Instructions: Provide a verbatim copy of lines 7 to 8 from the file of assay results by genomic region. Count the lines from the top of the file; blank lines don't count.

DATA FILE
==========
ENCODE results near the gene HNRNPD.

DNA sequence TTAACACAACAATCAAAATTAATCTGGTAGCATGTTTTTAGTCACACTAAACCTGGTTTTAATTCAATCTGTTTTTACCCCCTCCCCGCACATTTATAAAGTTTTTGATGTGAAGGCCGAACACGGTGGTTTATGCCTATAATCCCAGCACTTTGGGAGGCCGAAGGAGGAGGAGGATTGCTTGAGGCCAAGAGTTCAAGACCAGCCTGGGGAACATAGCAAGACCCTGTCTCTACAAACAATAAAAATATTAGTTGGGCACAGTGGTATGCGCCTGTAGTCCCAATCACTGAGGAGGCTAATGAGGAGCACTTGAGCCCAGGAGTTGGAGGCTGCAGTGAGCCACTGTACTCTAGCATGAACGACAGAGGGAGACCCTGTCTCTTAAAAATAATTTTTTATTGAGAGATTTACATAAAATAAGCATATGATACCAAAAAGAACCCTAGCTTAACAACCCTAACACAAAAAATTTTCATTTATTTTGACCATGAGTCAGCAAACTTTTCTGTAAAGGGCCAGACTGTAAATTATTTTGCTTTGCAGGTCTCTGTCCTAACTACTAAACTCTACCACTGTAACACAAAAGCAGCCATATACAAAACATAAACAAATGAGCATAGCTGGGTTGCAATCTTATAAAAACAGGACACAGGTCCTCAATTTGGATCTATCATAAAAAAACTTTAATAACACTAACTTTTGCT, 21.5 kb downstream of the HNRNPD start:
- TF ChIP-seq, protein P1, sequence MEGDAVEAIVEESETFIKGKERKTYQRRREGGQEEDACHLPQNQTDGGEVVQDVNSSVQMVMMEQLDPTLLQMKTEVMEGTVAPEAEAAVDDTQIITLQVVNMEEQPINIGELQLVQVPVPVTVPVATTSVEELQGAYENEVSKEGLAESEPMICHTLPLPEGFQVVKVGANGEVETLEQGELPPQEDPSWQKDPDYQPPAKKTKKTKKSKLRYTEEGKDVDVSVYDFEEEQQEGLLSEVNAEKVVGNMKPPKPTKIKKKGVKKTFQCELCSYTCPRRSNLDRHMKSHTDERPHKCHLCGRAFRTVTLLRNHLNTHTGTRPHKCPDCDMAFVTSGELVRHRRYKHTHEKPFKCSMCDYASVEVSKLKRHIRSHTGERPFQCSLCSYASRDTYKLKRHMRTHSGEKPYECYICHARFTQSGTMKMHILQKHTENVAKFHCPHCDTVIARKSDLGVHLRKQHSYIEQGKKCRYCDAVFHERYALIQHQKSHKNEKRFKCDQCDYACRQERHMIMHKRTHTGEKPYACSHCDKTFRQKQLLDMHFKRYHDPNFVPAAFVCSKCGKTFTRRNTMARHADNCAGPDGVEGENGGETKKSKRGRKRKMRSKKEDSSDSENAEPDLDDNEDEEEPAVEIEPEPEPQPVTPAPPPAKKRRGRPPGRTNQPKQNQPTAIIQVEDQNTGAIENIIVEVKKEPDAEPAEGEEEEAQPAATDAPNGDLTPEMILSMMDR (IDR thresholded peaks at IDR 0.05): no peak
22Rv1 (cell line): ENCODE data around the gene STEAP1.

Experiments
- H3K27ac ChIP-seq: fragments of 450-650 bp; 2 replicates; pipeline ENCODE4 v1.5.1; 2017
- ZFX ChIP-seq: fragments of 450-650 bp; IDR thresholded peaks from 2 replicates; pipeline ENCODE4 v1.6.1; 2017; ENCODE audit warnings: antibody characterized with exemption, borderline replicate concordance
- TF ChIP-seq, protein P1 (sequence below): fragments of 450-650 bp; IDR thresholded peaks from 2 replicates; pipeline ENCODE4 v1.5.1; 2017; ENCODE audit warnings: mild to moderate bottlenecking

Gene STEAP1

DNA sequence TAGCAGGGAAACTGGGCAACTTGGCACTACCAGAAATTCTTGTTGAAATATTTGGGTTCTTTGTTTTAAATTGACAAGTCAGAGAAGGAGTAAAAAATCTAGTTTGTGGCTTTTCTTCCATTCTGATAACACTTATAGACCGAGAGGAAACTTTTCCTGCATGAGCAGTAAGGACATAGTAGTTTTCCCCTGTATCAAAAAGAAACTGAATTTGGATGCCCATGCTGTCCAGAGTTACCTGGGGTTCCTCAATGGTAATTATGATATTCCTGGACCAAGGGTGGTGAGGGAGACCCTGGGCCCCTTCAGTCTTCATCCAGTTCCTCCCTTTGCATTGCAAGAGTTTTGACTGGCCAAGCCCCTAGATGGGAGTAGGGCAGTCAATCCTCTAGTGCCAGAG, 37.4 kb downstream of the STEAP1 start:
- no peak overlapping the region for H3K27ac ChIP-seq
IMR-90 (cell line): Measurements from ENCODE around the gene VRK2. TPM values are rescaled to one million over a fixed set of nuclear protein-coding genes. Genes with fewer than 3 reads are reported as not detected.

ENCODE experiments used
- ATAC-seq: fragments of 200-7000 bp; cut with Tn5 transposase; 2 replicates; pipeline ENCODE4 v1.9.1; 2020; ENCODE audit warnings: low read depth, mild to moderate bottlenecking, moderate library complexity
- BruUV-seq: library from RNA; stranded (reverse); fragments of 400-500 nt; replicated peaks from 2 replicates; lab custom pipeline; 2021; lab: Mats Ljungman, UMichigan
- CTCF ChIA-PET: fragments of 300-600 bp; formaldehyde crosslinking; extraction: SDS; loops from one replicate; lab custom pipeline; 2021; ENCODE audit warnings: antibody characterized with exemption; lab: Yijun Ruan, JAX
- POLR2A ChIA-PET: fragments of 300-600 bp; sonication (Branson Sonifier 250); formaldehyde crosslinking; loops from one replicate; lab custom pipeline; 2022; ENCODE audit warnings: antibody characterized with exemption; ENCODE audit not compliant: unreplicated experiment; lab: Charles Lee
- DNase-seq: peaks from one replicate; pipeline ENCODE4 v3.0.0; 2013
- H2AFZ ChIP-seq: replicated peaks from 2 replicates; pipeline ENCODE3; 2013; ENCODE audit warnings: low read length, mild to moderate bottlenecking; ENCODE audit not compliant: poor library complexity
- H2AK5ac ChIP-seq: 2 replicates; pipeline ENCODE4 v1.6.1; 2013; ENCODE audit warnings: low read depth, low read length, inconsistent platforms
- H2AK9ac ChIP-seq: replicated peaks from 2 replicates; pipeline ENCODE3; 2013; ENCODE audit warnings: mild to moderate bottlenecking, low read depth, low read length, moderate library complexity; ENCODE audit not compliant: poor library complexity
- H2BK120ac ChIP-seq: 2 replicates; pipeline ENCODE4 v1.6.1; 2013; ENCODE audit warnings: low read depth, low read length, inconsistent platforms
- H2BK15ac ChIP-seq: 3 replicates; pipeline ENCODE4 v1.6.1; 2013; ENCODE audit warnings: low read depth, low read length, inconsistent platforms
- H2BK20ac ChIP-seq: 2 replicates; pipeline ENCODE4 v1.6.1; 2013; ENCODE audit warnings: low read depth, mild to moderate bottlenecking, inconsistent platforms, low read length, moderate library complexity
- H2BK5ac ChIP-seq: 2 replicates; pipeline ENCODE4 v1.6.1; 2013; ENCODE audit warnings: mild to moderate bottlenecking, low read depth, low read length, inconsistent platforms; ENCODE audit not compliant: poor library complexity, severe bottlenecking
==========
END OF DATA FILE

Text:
- ZFX ChIP-seq: fragments of 450-650 bp; IDR thresholded peaks from 2 replicates; pipeline ENCODE4 v1.6.1; 2017; ENCODE audit warnings: antibody characterized with exemption, borderline replicate concordance
- TF ChIP-seq, protein P1 (sequence below): fragments of 450-650 bp; IDR thresholded peaks from 2 replicates; pipeline ENCODE4 v1.5.1; 2017; ENCODE audit warnings: mild to moderate bottlenecking